The webification of applications over the years has led to the belief that client-server as an architecture is dying. But very few beliefs about architecture have been further from the truth.

The belief that client-server was dying - or at least falling out of favor -  was primarily due to fact that early browser technology was used only as a presentation mechanism. The browser did not execute application logic, did not participate in application logic, and acted more or less like a television: smart enough to know how to display data but not smart enough to do anything about it.

But the sudden explosion of Web 2.0 style applications and REST APIs have changed all that and client-server is very much in style again, albeit with a twist. Developers no longer need to write the core of a so-called "fat client" from the ground up. The browser or a framework such as Adobe AIR or Microsoft's Silverlight provide the client-side platform on which applications are developed and deployed. These client-side platforms have become very similar in nature to their server-side cousins, application servers, taking care of the tedious tasks associated with building and making connections to servers, parsing data, and even storage of user-specific configuration data.

bloated-man Even traditional thin-client applications are now packing on the pounds, using AJAX and various JavaScript libraries to provide both connectivity and presentation components to developers in the same fashion that AIR and Silverlight provide a framework for developers to build richer, highly interactive applications. These so-called RIAs (Rich Internet Applications) are, in reality, thin-clients that are rapidly gaining weight.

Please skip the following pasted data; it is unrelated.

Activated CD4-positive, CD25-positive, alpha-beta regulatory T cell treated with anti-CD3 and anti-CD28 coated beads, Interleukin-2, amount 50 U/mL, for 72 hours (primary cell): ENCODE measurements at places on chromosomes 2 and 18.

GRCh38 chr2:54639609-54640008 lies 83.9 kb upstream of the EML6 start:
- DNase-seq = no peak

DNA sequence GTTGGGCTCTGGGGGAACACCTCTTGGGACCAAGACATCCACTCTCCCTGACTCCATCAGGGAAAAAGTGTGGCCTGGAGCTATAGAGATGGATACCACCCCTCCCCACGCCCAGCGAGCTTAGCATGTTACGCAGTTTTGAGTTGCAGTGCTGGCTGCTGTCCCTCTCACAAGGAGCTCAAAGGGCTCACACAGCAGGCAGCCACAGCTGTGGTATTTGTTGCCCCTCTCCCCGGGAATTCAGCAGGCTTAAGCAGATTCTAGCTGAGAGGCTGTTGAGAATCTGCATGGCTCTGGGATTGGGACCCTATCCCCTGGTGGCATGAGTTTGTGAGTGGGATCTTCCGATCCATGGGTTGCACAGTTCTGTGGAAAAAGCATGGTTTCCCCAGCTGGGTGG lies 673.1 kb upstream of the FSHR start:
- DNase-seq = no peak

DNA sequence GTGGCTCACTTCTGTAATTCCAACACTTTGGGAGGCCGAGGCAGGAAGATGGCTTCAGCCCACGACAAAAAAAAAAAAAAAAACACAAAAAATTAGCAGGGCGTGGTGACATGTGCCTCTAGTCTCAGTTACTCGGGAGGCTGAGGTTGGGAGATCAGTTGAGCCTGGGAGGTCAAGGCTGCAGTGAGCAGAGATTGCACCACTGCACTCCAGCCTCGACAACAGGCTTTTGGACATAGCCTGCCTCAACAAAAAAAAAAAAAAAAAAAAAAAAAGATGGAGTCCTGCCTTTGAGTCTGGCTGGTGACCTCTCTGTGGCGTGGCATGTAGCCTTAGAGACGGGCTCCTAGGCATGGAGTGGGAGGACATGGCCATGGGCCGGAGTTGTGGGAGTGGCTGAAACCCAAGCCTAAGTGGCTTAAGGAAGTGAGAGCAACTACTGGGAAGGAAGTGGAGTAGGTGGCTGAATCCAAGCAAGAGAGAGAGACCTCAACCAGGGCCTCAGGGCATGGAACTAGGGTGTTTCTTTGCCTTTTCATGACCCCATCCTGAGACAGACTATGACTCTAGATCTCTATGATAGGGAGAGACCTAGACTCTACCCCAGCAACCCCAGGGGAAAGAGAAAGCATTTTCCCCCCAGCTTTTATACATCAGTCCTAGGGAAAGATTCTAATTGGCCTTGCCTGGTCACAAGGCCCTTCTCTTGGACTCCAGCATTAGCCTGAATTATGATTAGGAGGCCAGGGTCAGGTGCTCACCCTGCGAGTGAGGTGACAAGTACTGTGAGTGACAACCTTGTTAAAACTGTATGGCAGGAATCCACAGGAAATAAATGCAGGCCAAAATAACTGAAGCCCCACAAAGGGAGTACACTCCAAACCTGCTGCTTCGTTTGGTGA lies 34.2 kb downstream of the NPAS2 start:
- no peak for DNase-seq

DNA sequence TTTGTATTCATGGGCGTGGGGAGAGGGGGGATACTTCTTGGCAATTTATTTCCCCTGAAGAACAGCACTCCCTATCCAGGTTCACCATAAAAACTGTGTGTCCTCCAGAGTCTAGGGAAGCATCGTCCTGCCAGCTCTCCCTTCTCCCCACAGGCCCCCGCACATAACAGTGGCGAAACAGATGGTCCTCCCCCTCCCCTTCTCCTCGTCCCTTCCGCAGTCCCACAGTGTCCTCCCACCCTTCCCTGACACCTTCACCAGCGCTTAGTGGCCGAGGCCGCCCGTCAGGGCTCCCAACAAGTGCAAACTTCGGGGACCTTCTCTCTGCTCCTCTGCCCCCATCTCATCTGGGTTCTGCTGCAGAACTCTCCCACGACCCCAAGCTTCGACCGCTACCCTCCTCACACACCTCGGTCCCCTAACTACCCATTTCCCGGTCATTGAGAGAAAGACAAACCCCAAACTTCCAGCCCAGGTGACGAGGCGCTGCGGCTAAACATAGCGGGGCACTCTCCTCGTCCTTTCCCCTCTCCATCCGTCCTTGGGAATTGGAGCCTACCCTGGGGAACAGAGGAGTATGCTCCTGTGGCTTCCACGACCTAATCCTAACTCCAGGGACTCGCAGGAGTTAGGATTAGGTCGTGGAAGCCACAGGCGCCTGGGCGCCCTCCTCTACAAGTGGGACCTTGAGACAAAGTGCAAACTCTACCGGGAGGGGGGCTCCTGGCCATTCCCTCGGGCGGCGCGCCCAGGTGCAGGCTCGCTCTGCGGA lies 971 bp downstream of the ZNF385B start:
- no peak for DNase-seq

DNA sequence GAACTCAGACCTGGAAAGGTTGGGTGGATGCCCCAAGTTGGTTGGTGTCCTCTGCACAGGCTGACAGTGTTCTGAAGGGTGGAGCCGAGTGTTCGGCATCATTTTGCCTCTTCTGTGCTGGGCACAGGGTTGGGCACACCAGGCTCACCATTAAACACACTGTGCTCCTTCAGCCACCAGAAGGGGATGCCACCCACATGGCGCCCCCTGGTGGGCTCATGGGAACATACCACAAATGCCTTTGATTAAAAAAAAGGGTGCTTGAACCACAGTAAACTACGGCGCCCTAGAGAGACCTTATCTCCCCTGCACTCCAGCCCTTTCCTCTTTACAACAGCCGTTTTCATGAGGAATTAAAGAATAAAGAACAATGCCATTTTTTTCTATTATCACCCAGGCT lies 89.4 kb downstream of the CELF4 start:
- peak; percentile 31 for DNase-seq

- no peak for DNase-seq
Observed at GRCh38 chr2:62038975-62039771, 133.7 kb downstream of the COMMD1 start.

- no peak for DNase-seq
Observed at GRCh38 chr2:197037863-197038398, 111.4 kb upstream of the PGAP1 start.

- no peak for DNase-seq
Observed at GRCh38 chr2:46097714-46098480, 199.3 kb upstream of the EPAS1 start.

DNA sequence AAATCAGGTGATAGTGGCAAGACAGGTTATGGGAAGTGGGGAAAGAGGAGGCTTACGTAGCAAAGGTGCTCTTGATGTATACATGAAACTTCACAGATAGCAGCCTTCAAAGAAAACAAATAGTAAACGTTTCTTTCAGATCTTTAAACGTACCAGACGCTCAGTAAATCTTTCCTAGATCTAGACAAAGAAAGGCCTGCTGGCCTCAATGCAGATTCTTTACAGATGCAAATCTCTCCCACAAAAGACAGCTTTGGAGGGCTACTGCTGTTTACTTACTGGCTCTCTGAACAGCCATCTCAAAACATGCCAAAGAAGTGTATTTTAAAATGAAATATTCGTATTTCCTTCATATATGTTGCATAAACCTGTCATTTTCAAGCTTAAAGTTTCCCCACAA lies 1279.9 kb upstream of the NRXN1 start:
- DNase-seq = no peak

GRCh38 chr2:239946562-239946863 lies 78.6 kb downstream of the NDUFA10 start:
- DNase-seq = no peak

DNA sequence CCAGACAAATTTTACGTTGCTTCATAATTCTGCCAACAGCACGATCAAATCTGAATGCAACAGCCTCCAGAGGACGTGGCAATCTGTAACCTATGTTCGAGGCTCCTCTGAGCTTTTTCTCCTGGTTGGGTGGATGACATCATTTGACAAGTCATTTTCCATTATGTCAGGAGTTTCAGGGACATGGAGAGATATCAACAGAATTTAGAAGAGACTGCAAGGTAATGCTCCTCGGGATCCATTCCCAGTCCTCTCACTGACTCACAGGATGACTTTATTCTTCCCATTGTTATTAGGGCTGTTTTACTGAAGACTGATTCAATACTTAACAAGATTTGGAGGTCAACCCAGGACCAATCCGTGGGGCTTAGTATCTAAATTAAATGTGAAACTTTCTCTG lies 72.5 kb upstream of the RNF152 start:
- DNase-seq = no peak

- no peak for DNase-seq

One of the core reasons client-server architecture is being reinvigorated is the acceptance of standards. As developers have moved toward not only HTTP as the de facto transport protocol but HTML, DHTML, CSS, and JavaScript as primary client-side technologies so have device makers accepted these technologies as the "one true way" to deliver applications to multiple clients from a single server-side architecture.

It's no longer required that a client be developed for every possible operating system and device combination. A single server-side application can serve any and all clients capable of communicating via HTTP and rendering HTML, DHTML, CSS, and executing client-side scripts. Standards, they are good things after all.

Client-server architectures are not going away. They have simply morphed from an environment-specific model to an environment-agnostic model that is much more efficient in terms of development costs and ability to support a wider range of users, but they are still based on the same architectural principles. Client-server as a model works and will continue to work as long as the infrastructure over which such applications are delivered continue to mature and recognize that while one application may be capable of being deployed and utilized from any device that the environments over which they are delivered may impact the performance and security of those applications.

The combination of fatter applications and increasing client-side application logic execution means more opportunities for exploitation as well as the potential for degradation of performance. Because client-server applications are now agnostic and capable of being delivered and used on a variety of devices and clients that they are not specifically optimized for any given environment and developers do not necessarily have access to the network and transport layer components they would need in order to optimize them. These applications are written specifically to not care, and yet the device and the location of the user and the network over which the application is delivered is relevant to application performance and security.

The need for context-aware application delivery is more important now than ever, as the same application may be served to the same user but rendered in a variety of different client environments and in a variety of locations. All these variables must be accounted for in order to deliver these

fat clientsRIAs in the most secure, performant fashion regardless of where the user may be, over what network the application is being delivered, and what device the user may be using at the time.

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